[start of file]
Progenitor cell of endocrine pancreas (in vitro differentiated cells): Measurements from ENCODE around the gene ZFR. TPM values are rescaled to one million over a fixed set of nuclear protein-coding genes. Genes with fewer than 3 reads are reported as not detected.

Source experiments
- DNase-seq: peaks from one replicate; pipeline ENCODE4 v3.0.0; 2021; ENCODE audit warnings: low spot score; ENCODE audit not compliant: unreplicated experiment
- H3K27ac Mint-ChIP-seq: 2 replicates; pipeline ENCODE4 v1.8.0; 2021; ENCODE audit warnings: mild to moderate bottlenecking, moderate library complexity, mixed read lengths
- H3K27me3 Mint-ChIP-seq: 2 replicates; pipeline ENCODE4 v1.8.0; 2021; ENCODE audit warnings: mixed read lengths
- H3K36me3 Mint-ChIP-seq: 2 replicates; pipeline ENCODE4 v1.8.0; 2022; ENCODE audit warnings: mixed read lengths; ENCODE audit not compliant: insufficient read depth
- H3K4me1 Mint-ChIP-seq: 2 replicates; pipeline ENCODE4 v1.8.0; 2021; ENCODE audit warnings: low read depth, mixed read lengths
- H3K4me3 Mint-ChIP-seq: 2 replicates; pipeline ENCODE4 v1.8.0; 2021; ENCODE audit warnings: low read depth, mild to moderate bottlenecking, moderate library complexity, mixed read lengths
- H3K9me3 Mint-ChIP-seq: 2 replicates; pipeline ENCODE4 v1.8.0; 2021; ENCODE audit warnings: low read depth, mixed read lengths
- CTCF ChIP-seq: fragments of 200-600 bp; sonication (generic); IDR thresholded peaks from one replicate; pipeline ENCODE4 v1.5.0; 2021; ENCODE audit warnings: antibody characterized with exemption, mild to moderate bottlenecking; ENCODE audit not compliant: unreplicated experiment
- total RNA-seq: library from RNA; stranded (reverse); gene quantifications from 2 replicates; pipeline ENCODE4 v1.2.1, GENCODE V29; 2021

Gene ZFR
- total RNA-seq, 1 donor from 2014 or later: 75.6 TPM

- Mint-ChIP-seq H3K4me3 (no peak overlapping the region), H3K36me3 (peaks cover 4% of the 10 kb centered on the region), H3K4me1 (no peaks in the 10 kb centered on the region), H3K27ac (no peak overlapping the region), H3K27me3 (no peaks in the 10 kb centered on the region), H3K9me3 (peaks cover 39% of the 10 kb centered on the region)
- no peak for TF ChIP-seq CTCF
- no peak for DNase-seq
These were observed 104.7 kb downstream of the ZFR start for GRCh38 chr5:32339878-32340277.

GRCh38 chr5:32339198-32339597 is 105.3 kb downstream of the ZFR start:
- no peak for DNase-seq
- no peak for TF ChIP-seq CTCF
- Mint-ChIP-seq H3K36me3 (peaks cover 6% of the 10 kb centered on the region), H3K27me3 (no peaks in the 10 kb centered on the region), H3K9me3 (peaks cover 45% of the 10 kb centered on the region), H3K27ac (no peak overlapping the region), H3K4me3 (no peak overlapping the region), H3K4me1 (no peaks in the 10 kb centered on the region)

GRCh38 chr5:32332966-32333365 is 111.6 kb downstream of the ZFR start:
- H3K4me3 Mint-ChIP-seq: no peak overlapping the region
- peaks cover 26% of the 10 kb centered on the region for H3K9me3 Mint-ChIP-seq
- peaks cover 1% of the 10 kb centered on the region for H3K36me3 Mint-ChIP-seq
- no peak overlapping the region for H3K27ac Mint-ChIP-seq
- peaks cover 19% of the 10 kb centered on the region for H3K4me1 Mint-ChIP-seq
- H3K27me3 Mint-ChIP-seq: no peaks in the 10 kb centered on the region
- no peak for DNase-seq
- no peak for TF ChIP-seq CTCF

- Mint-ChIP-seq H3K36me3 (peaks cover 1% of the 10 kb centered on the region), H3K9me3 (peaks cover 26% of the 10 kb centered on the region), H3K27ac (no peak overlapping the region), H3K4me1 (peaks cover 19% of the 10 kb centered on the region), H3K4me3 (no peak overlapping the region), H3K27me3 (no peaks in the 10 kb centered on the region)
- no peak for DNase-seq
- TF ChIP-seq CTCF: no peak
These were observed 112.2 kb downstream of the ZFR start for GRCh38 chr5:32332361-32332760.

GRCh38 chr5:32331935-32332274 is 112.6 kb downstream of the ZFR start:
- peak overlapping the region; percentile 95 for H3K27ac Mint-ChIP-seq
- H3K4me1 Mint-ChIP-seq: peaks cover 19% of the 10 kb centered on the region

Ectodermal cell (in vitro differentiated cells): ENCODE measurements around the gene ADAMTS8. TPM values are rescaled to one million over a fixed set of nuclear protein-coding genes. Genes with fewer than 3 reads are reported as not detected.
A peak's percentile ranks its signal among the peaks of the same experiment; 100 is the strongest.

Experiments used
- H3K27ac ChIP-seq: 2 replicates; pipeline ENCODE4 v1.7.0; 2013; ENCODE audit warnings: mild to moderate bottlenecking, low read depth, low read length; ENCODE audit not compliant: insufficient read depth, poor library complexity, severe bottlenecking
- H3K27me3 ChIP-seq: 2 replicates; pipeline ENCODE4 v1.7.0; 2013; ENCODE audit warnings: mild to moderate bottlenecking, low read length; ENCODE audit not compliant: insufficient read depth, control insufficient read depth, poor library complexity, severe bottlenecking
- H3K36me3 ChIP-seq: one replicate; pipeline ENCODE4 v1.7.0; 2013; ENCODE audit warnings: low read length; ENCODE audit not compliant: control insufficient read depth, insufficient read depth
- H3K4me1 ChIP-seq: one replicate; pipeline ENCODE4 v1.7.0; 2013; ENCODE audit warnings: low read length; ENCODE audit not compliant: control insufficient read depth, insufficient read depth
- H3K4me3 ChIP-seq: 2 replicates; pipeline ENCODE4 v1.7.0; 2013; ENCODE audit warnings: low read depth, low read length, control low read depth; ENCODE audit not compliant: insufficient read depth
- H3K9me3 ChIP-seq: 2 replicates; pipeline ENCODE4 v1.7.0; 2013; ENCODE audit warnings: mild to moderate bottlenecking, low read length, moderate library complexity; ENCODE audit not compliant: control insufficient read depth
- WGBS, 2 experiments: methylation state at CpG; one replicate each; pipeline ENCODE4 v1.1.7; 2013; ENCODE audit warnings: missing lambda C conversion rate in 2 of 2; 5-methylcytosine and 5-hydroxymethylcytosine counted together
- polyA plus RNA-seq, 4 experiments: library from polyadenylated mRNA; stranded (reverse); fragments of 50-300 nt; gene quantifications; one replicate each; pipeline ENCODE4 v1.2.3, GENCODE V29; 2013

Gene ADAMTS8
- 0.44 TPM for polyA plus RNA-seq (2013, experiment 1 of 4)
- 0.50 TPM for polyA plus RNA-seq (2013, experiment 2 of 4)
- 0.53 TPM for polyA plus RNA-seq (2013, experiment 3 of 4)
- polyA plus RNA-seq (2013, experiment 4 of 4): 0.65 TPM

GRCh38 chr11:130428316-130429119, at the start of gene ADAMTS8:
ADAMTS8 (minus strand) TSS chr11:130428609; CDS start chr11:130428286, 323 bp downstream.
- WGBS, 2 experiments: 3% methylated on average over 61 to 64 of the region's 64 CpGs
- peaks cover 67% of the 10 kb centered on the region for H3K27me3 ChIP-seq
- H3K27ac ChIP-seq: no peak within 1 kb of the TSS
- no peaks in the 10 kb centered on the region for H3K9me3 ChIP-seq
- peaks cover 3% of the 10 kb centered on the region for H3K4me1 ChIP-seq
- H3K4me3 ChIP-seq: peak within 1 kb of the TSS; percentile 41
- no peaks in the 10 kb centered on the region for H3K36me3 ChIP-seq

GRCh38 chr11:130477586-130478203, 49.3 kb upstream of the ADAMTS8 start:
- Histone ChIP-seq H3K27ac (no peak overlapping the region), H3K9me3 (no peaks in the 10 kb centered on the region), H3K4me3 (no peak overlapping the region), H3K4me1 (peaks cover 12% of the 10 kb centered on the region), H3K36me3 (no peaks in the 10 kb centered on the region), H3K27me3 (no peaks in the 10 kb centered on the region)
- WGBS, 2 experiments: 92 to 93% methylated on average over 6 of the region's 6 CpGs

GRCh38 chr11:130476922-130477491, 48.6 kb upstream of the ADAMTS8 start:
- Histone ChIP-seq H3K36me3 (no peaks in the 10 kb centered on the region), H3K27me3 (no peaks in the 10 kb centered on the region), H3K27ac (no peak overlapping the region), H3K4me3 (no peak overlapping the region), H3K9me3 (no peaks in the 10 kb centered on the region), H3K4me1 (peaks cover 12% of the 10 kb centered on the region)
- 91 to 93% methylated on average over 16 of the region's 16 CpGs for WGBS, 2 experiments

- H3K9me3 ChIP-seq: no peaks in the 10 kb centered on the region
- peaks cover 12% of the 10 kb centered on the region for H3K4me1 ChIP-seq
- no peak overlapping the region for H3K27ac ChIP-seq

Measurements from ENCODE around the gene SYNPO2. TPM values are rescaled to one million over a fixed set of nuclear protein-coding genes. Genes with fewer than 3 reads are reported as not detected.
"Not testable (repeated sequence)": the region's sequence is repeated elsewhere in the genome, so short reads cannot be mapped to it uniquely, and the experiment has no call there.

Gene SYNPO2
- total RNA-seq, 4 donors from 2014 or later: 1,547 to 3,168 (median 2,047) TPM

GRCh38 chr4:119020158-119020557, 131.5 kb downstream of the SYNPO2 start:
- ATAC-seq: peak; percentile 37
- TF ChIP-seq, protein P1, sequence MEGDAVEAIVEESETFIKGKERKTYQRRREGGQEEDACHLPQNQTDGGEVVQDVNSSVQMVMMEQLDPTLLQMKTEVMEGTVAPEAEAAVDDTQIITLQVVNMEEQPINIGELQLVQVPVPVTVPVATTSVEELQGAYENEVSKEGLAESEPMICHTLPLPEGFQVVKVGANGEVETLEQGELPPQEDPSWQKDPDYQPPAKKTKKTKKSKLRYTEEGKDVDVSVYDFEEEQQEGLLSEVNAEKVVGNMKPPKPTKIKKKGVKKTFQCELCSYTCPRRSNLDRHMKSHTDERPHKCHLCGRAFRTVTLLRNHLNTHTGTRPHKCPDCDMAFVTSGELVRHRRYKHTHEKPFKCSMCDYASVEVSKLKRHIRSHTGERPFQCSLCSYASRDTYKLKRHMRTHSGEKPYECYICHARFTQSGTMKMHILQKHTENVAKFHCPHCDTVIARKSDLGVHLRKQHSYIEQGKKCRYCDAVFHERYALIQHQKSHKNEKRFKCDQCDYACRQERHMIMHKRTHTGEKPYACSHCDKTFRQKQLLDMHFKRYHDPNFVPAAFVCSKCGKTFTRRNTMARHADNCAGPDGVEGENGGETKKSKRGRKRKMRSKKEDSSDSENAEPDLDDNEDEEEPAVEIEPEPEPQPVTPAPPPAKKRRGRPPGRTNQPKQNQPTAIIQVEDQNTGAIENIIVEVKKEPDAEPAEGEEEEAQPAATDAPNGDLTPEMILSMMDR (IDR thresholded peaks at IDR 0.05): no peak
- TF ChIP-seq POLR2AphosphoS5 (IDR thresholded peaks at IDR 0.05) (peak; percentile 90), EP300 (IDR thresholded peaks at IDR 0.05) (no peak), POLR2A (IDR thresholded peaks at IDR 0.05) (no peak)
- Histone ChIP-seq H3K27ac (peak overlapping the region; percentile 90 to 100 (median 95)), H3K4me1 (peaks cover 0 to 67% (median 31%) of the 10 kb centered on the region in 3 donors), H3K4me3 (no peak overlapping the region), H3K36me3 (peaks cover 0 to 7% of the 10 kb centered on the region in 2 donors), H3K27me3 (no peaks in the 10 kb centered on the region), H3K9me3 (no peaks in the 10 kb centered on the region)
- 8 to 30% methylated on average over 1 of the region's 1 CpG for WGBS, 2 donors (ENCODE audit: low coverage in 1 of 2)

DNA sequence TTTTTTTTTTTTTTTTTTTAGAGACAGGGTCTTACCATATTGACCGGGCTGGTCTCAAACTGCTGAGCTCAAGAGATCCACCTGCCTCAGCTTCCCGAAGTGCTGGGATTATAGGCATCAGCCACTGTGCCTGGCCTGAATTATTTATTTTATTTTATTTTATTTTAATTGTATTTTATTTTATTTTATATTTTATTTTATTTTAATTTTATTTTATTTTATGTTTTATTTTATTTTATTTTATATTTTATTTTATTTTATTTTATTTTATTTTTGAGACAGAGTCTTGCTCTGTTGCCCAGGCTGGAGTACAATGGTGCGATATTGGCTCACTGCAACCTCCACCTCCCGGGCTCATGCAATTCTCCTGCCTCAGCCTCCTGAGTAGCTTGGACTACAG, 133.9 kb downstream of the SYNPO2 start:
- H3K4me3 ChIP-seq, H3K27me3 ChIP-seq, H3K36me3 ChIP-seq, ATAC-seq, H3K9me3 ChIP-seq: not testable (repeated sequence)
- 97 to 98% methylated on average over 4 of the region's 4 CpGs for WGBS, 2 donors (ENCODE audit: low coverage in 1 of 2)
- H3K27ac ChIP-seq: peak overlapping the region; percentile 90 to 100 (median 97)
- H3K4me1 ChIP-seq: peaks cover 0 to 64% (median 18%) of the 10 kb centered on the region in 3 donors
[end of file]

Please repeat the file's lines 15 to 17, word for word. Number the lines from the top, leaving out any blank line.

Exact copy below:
- no peak for TF ChIP-seq CTCF
- no peak for DNase-seq
These were observed 104.7 kb downstream of the ZFR start for GRCh38 chr5:32339878-32340277.